The key to success was developing a funding strategy that turned one project into a corridor improvement program that offered benefits and value beyond what could be articulated by a single local project. Establishing this regional collaboration and agreement was essential, before a federal NOFO was announced. Once we established estimated costs, what the local match would be, and how to maximize public benefits, a successful application was prepared and submitted. Today, the program is under construction.
Successful Grant Applications Tell a Compelling Story
The FRA has identified three primary areas where applications not selected for funding typically demonstrate deficiencies: the project narrative, the statement of work, and the benefit-cost analysis.
Successful applications tell a compelling story that is backed by proven need and quantifiable public benefits, as well as how the project aligns with the grant program criteria. A rigorous and credible benefit-cost analysis helps applicants prioritize projects and programs, understand trade-offs, measure benefits, evaluate risks and determine investment and policy strategies that best suit their needs. The benefit-cost analysis step provides key information to position projects and programs with the best possible business case for funding.
Strong applications often feature:
- Clear, significant and positive local or regional impact
- A specific timeline for completion that accounts for remaining project development activities, such as environmental evaluation or agreement negotiation
- A project narrative with a clear story that details the reasonable, justifiable benefits while highlighting readiness for federal investment
- Evidence of creation of good-paying jobs, safety improvements or application of transformative technology
- A consideration of climate change and racial equity in the planning and design stage
- An emphasis on improved access to reliable, safe and affordable transportation, particularly for underserved and overburdened communities
- Professional presentation and themes addressing USDOT criteria and priorities, supported by the benefit-cost analysis
- It’s not necessary for a project to align with each or achieve every criterion, rather strong applications provide objective analysis with a focus on benefits delivered.
- Easy to read text, with maps and graphics
- Political support, such as letters from lawmakers
- Key supporting data (such as avoided crashes) should be highlighted in call-out boxes, tables
And, importantly, competitive grant applications demonstrate completion of all federal requirements, including NEPA, and acknowledge the ability and capacity of the grantee to understand all applicable federal terms and conditions that will be associated with the grant award. Sometimes projects can be delivered in “phases,” or have multiple related components that each can deliver independent benefits. For these types of projects, it’s worth considering presenting the costs and benefits for different funding scenarios.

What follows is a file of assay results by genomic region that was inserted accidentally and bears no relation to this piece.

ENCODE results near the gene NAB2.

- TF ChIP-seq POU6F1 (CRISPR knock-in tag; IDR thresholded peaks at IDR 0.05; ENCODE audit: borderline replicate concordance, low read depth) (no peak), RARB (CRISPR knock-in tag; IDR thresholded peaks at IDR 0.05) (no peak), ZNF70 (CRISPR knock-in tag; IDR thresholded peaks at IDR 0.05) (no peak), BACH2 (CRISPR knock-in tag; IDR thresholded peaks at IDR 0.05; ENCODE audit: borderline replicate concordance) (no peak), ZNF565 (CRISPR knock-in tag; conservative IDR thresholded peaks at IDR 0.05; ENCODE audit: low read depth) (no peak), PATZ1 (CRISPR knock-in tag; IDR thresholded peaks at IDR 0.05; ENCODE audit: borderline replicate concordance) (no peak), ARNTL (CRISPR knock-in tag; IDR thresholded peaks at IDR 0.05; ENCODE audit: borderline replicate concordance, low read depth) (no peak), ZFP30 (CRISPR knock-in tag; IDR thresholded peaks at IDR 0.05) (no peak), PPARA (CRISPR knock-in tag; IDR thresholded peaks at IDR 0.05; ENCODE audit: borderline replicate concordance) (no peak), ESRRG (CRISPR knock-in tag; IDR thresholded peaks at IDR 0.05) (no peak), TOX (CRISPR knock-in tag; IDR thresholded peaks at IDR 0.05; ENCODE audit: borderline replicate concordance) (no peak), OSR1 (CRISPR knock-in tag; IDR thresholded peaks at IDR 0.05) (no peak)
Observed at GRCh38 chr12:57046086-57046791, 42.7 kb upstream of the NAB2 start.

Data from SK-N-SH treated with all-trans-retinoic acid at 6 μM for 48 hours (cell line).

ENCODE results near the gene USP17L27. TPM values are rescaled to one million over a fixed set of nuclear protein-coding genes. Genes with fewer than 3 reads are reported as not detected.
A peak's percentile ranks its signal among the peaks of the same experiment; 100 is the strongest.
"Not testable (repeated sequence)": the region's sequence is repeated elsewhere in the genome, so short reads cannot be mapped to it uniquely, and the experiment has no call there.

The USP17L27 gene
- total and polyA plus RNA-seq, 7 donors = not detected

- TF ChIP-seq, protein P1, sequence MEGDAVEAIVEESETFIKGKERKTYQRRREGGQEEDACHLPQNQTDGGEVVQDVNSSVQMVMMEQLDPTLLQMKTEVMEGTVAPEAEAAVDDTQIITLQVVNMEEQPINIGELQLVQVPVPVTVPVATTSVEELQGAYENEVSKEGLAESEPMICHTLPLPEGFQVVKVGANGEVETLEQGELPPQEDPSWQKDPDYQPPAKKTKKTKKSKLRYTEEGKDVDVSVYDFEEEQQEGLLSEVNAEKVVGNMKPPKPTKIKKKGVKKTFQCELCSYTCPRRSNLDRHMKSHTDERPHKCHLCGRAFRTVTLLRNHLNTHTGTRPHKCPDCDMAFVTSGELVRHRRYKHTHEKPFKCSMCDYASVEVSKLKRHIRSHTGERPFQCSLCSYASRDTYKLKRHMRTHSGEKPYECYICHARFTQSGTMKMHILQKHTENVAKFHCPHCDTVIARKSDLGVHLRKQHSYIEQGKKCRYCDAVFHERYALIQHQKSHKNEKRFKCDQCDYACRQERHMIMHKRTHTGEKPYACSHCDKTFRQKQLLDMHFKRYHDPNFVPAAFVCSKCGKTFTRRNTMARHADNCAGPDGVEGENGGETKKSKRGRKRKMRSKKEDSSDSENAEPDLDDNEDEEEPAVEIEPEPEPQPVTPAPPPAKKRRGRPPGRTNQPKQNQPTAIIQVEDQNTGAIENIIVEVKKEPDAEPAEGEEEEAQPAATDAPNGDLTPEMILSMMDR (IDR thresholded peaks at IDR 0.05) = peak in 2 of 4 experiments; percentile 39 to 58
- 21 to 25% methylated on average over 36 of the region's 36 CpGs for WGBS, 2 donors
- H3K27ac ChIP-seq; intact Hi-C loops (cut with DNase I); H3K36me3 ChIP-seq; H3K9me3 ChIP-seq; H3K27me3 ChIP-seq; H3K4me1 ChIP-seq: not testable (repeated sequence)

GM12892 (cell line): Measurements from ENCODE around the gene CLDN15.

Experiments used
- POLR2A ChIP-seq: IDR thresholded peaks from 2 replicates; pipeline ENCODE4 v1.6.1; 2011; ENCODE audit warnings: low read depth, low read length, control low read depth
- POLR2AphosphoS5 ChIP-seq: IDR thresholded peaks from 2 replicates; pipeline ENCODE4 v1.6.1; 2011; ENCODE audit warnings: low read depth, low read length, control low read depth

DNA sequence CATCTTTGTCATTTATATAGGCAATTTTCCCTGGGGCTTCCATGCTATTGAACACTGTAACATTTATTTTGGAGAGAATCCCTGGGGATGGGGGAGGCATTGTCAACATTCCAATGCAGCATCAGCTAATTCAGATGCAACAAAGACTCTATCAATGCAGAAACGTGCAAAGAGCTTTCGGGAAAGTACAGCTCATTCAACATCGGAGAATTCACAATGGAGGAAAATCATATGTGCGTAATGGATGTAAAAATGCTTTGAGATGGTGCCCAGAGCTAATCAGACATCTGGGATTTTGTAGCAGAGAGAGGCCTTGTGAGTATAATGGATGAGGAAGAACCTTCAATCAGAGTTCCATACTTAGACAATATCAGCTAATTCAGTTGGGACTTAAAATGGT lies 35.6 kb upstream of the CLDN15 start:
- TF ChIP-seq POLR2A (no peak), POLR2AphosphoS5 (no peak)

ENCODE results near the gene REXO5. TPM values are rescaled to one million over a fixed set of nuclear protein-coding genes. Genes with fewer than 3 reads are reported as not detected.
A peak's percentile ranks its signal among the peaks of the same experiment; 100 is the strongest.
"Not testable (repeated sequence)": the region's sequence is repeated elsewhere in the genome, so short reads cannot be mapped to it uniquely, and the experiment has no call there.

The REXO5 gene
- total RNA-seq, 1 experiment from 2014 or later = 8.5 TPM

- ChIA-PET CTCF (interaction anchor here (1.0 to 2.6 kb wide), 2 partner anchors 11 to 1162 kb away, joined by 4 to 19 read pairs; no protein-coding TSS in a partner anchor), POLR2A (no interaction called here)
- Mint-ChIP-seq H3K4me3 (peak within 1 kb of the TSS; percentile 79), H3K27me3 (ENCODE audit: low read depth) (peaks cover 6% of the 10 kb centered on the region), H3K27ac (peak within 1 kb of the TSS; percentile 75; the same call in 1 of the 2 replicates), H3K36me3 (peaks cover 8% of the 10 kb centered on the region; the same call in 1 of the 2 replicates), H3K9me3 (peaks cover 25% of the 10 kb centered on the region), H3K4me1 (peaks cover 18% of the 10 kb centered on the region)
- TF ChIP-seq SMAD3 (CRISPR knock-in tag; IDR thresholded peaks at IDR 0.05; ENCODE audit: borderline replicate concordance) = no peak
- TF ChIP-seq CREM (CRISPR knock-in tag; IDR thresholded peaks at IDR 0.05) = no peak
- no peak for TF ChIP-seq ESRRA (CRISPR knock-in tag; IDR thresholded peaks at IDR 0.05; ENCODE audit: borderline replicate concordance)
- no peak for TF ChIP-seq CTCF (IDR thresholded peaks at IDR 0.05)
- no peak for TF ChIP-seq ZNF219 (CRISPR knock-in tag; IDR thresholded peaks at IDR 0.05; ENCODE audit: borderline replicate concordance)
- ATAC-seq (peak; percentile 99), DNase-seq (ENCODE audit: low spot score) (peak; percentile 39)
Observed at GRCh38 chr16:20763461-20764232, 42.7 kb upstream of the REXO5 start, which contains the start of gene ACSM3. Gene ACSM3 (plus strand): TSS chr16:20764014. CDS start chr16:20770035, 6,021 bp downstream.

CASE STUDY: GEORGIA PORTS AUTHORITY
The Georgia Ports Authority received four grants between 2017 and 2023, totaling $140 million for $570 million worth of work. This includes one FastLane grant, one INFRA grant and two Port Infrastructure Development Program grants.
In 2016 HDR began early work with the Georgia Ports Authority to submit a successful $44 million FastLane grant to reconfigure the Port of Savannah’s on-dock intermodal container transfer facilities to bring rail switching activities inside the port. The project includes building two arrival/departure tracks, rebuilding a bridge over new yard tracks, building two new work tracks, adding high-capacity cranes and building new storage tracks.
This and the other grants will create a measurable difference for the Port Authority and, correspondingly, the local economy.
And it all starts with preparation.
For assistance with developing a customized funding strategy or developing a grant application, please contact Catherine.Dobbs [at] hdrinc.com (Cat Dobbs), fred.kramer [at] hdrinc.com (Fred Kramer) or kevin.keller [at] hdrinc.com (Kevin Keller).
About the Authors
Cat Dobbs is a senior project manager and program strategist, offering expertise in NEPA, federal partnerships and grant monitoring/compliance. Before joining us, she spent nearly 12 years with the FRA's Office of Program Delivery. At HDR, Dobbs works with a wide variety of industry stakeholders providing guidance on project development and federal partnership opportunities. Specializing in the development of pre-construction project requirements, Cat assists clients with the strategic pursuit of federal funding and the development of supporting documentation. She maintains excellent working knowledge of federal environmental and granting regulations, policies and practices.
Kevin Keller is a senior railroad program manager who has served as program director on large, multidiscipline programs for transportation clients throughout North America. Keller is recognized by the USDOT, FRA, and STB as an expert in the areas of freight and passenger rail planning and development and has been invited to assist these federal agencies with the development of the National Rail Plan. He is also recognized by USDOT as an expert in NEPA and the development of federal grant and loan strategies for interested applicants. Keller is a member of the AREMA Foundation Board of Directors, former vice president of the Engineering Services Functional Group of AREMA, and former Chairman of AREMA Committee 13 (Environmental). He is a former president of the American Railway Development Association.
Fred Kramer has successfully contributed to and managed numerous economic assessments with focus on the quantification of public benefits of proposed freight rail projects. A transportation economist, his thorough understanding of decision criteria, guides the creation of business case, benefit-cost and risk analyses that help Class I and short line freight railroad clients obtain public funding. With us for the past 15 years, Fred leads our freight and passenger rail economics practice.